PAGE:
Bangkok Floods: Tourists Stay Put In Thai Capital Despite Rising Waters (Pictures)

(Pictures) Tourists Stay Put In Bangkok As Thousands Flee Floods

Flooding has caused thousands of residents to flee Bangkok but many tourists remain, according to reports.

Updating its travel advice to Britons, the Foreign and Commonwealth office (FCO) warned against all but essential travel to the 26 provinces in Thailand affected by flooding.

The British Embassy in Bangkok has cautioned that it will only be able to provide limited assistance to UK nationals during the crisis.

According to the FCO, flights to the tourist resorts of Chiang Mai, Pattaya, Phuket and Koh Samui are operating as normal.

Despite pictures of a submerged city making headlines around the world, some tourists are carrying on with their holidays.

Jamie Norman, 42, from Skegness, Lincolnshire, is staying in Ratchadamri district in Bangkok. He told the Telegraph:

"We've been here two weeks and not been affected. We keep hearing about the floods, but have seen nothing. So we thought we'd come and have a look for ourselves. For now we're not worried."

Unsurprisingly, Thai authorities are keen to play down the impact of the flooding on tourists as tourism is a huge part of the country's economy.

The Bank of Thailand has slashed its growth forecasts from 4.1 per cent to 2.6 per cent, while factories and businesses have been forced to close.

'Real' traveller opinions are featured on a website maintained by the tourism authority of Thailand, which give the impression that holidays have been unaffected. Sophia Lambert from the UK is quoted as saying:

Both the grand palace, one of Thailand’s most famous buildings, and the world famous Chatuchak Weekend Market have been forced to close because of the floods. Bangkok’s domestic airport has also shut, while many of the 1500 evacuees that were sheltering at the government relief centre there have now been moved to the international airport of Suvarnabhumi.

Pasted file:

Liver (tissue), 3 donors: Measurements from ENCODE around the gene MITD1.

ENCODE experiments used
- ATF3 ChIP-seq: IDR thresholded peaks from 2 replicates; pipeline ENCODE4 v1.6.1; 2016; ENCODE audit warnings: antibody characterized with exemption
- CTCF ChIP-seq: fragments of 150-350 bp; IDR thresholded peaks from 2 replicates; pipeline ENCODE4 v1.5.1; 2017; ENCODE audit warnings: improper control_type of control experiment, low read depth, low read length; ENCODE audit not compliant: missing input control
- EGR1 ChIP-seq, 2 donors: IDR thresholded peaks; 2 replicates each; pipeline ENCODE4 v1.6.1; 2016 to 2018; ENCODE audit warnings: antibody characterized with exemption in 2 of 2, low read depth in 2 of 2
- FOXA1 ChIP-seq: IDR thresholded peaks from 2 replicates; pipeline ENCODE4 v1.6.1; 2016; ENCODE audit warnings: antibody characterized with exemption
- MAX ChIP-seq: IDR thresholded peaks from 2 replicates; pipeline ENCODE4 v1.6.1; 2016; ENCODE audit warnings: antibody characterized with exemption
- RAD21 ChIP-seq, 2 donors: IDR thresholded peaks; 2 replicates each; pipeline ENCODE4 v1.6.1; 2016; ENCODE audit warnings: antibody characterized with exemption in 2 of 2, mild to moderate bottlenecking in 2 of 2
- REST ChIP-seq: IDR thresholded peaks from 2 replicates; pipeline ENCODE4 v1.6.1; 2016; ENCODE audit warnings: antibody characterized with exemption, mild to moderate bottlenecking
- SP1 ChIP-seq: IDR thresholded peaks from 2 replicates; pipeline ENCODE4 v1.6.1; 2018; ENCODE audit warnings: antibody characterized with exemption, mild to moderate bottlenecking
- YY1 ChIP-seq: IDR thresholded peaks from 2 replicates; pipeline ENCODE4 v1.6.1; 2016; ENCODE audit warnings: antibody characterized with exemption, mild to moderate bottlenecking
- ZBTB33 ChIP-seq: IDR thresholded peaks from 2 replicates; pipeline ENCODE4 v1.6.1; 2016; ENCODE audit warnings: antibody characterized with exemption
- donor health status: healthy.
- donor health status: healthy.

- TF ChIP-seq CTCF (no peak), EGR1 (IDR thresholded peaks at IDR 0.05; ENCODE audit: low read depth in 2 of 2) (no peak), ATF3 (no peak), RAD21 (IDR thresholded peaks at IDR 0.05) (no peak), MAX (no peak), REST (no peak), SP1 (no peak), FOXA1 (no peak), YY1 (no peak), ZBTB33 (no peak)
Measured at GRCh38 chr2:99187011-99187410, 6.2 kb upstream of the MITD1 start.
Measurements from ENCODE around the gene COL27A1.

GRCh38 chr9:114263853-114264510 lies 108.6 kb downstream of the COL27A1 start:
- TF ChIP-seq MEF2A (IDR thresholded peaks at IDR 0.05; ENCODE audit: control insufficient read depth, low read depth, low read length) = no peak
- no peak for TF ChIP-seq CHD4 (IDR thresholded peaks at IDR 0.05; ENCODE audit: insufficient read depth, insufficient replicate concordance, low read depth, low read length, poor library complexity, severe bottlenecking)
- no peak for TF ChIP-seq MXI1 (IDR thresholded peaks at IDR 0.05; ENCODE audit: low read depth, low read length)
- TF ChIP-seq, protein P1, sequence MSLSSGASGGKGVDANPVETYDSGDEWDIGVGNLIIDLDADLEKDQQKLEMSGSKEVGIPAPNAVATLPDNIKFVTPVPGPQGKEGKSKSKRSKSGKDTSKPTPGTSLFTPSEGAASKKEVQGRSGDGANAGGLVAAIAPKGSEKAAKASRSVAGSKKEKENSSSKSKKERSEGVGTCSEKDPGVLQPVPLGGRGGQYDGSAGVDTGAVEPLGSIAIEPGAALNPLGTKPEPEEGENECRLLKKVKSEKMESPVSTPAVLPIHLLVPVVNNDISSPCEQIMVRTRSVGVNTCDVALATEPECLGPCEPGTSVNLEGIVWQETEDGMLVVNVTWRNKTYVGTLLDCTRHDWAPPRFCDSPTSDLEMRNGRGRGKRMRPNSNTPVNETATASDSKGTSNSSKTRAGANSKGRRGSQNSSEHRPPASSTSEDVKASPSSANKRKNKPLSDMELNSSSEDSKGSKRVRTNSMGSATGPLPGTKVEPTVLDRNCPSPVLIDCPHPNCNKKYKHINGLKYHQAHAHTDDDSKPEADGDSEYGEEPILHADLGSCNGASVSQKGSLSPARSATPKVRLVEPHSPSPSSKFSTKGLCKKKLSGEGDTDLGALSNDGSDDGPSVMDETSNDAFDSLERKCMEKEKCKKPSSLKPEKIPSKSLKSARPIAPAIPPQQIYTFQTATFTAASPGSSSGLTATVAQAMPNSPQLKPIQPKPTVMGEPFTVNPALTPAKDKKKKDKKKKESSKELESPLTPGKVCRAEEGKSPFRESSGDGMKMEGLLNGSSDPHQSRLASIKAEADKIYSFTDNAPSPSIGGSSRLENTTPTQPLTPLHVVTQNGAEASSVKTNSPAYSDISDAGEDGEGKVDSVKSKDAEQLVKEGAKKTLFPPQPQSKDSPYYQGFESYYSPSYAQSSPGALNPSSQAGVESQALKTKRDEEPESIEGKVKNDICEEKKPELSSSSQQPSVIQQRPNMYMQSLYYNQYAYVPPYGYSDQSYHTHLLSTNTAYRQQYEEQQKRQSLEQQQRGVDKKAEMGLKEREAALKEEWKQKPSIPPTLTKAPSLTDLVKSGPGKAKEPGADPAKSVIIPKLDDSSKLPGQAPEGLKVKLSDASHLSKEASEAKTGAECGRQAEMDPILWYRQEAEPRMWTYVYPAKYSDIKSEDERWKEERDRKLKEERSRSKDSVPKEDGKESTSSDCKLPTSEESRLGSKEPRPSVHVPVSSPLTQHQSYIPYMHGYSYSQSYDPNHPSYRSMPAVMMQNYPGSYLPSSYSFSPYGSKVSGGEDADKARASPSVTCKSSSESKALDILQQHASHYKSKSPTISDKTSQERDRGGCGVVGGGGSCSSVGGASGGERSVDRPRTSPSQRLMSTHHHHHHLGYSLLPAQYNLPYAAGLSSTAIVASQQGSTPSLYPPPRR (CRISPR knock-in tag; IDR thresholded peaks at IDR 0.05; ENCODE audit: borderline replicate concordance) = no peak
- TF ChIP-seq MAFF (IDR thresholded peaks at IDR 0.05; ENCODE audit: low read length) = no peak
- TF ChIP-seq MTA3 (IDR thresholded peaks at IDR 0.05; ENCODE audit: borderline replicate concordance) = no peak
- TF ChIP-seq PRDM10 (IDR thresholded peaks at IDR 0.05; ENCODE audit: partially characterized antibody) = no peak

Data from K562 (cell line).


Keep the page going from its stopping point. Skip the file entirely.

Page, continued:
Sandbags are being stacked outside buildings in an attempt to hold back the waters. There are fears that the situation may worsen over the weekend if the tide is not stemmed.

More than 10,000 people have now been displaced and 400 killed in the worst floods Thailand has seen for half a century. For those who have decided to remain, a stockpiling of resources has led to a shortage of bottled water and tinned foods in the shops.

A five-day holiday has been declared to help people relocate. However for some poorer Thai nationals this is not an option.

Booma Pongparinya, 55, kept his kitchen open despite several inches of water covering his floor. He told the Telegraph:

"If I don't keep cooking, I'll have no money to pay the rent and I'll have to hang myself from the ceiling."


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